As part of the installation, I drilled holes into the timber roof, and fitted a waterproof casing, which would house the solar charge controller and all connections to ensure the setup was fully waterproofed and safe, especially with children in proximity.
Having successfully wired the panels, and fixed them to the roof it was time for testing, to before connecting my battery and solar charge controller. I planned to wire up a set of 12v lights that I'd found these seemed fun, and something I thought the kids would enjoy playing with.
The lights arrived, they were a series of 20 x 3V LED globes. The power rating on each globe was 0.064w, which is 1.28w in total for the 20.
Using the simple calculation Watts/Volts = Current, I was anticipating a current draw of 0.4amps. As you increase the voltage, the current is reduced (which is why larger scale setups always run on high voltages, to reduce the size and specification of all components involved, so at 12v my expected current would be around 0.1amps.
I connected the lights, and set the solar charge controller to automatic, the panels sensed no voltage due to the darkness and the lights were activated.
The current registered at -0.2A, which was higher than my calculations but still well within a suitable tolerance. This was an incredibly low power setup.
I set about stringing my lights up, and whilst the globes at (3V) each were not the brightest, they did the job of illuminating the area well.
I made some calculations based on the energy consumption and solar panel yields I expected. This was based on using a 24ah Lithium Ion battery, which I did intend to swap in the future for a lead based or AGM battery, as the Lithium battery was an over compensation for this rather basic setup.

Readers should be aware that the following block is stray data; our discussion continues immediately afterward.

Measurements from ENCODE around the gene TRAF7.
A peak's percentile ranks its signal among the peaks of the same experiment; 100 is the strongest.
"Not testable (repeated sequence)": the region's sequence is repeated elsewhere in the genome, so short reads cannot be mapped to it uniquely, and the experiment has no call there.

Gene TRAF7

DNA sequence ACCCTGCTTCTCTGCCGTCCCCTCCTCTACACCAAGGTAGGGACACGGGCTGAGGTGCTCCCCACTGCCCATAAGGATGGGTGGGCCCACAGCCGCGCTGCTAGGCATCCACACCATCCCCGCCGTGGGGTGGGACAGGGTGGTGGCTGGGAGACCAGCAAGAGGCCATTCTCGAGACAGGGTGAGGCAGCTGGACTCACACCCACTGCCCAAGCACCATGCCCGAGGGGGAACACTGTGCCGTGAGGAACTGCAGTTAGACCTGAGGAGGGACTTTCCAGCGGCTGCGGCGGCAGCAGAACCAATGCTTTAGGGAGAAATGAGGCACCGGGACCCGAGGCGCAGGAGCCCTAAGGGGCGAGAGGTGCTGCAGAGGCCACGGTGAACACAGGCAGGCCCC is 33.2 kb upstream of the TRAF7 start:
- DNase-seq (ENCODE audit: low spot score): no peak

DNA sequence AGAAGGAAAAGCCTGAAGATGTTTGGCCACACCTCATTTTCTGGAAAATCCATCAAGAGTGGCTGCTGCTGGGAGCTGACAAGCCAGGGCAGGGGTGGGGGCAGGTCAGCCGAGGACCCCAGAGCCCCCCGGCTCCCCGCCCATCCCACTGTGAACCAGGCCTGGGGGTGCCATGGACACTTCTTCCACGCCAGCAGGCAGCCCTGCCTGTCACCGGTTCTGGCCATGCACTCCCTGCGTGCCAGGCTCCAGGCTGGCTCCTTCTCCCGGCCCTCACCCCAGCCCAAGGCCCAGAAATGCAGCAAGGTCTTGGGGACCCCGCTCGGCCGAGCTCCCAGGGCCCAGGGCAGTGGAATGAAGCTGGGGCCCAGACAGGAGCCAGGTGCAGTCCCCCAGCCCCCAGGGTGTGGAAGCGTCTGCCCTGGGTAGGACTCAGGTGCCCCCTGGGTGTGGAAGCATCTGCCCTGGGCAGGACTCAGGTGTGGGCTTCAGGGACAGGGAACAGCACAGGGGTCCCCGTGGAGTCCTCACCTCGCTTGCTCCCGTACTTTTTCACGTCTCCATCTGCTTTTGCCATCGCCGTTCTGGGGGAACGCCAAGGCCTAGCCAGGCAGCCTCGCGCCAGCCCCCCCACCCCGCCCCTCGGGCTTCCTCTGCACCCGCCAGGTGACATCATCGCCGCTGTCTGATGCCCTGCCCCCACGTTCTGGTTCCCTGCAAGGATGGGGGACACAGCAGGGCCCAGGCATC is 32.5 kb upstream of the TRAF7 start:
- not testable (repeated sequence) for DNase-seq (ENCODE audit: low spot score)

My calculations showed below that I was able to add even more lights to the setup, and still have more energy each day, than was needed at night to power the solar lights.
|Hours of Darkness||14 Hours||9 Hours|
|Hours of Daylight||10 Hours||15 Hours|
|Energy Consumed Per Hour||0.3 Amps (12v)||0.3 Amps (12v)|
|Total Energy Consumed Each Night (amps)||4.2||2.7|
|Nights of Power with a full battery without solar||5 Nights||9 Nights|
|1 x 12v 40W Panel - PMAX||1amp||2amps|
|Daylight Generation in amps||8 amps||24 amps|
|Consumption Each Night (W)||50||32|
|Daily Power Surplus (W)||46||256|
|Light Strings that could be added||1||7|
That was the end of my first solar powered tree house adventure. My system was ready in the future to add further power demands, such as a small inverter, to power any hand tools or gardening equipment needed in the local area.
If you have any questions about this setup, or would like some advice on your own setup you can reach out to us here
When doing this setup, I found it handy to have my all-in-1 solar system with me, it provided light, as well as a 300w power source, for when I was heat shrinking the cables. Quite a handy tool to have around the garden.
Happy Solaring !